The number of recreation visitors to Yosemite National Park dropped by nearly half in 2020 to 2.26 million, a 48.7% decrease from 2019 when 4.42 million visitors were counted at the top tourism draw in the Central Sierra.
The sharp decline in recreation visitors to one of the state’s and nation’s most popular destinations is a stark reminder of how COVID-19 has raked the Highway 120 and Tuolumne County tourism-based economies since the pandemic — which has contributed to the deaths of more than 487,495 Americans — began early last year.
The 2020 recreation visitor total for Yosemite is the lowest in more than 45 years. The last time the park counted fewer than 2.26 million visitors in a year was 1973. The park set a record with 5,028,868 recreation visitors counted in 2016, and averaged 4.25 million visitors annually from 2017 to 2019.
More than 90% of the business at Lucky Buck Cafe in Buck Meadows on Highway 120 in Mariposa County comes from Yosemite recreation visitors, Lucky Buck owner Denise Anker said Tuesday in a phone interview.
“When the park was closed, my business was down 90 to 95%,” Anker said. “That right there tells you we don't get many locals. It’s all about Yosemite.”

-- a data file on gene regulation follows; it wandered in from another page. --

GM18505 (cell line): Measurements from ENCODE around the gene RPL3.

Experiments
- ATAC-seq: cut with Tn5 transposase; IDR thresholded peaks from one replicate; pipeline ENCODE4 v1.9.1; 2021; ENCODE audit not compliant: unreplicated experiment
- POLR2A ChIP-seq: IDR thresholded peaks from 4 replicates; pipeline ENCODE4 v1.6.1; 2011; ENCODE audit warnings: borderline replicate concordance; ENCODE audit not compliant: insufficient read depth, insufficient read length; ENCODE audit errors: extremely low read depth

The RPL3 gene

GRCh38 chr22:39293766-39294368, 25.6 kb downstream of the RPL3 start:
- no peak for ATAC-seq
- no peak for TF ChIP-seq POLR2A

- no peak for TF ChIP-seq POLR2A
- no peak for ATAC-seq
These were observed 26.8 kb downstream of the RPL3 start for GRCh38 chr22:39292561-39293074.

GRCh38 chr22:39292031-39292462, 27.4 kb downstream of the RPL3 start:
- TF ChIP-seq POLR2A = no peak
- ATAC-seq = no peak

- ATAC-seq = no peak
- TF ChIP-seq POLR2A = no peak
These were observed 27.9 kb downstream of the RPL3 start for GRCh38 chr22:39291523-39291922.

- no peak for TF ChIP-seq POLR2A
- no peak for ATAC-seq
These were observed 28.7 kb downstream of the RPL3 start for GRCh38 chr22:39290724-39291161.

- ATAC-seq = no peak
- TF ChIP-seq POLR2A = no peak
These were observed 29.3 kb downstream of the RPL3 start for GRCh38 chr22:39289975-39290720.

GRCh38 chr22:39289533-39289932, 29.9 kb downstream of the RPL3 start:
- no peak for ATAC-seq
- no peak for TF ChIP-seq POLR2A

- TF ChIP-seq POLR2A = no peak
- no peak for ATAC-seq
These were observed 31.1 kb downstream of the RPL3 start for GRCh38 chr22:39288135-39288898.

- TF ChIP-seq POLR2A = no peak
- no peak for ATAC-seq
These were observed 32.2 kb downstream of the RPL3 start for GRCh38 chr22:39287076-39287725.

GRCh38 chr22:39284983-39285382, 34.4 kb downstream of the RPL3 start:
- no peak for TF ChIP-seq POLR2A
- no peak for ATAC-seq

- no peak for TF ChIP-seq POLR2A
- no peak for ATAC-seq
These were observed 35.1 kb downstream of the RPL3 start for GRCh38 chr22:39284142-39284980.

Overall annual sales at Lucky Buck were down 62% in 2020, Anker said, and she thinks a lot of that is because the park was closed from March to June.
“We got hit harder than Yosemite, when you compare 62% to 48%,” Anker said. “We got hit really hard because of the restrictions. We were down more than Yosemite traffic was down by. Of course it had a huge impact on the bottom line. I’ve taken on a huge amount of debt just to remain open.”
There might be other business owners who will share rosier numbers, Anker said, but she refuses to sugarcoat the situation. Her plan is to hang in there and hope for better days approaching. She hopes this past weekend is a positive sign.
“We had a really good President’s (Day) weekend,” Anker said. “Sunday was the second highest day we’ve had in 12 months. Usually those high-traffic days are in summer, so it’s encouraging. To see this in February, that is a silver lining. I was completely surprised to see such a high number, like a summer day, in February.”
Anker emphasized that indoor dining is allowed in Mariposa County. Further west on Highway 120 in Big Oak Flat in Tuolumne County, Anker’s brother, Steve Anker, owns Priest Station Cafe, which has been closed since early January. He said Tuesday the whole year of 2020 “sucked in every way imaginable.”
The decrease in visitors to Yosemite hurt Priest Station Cafe, and so did the pandemic itself, because eating in a restaurant is a social activity, he said. Folks are less likely to want to enjoy a pleasant meal at a cafe in the midst of a pandemic.
Closures of the park also hurt Tuolumne County residents at a time when everyone could use “the calm, beauty and inspiration of nature we were all denied,” Steve Anker said. He added that while he has been closed since just after New Year’s Day, he is “super excited to open up again soon.”
A spokesperson for the Highway 120 Chamber of Commerce could not be reached for comment on Tuesday.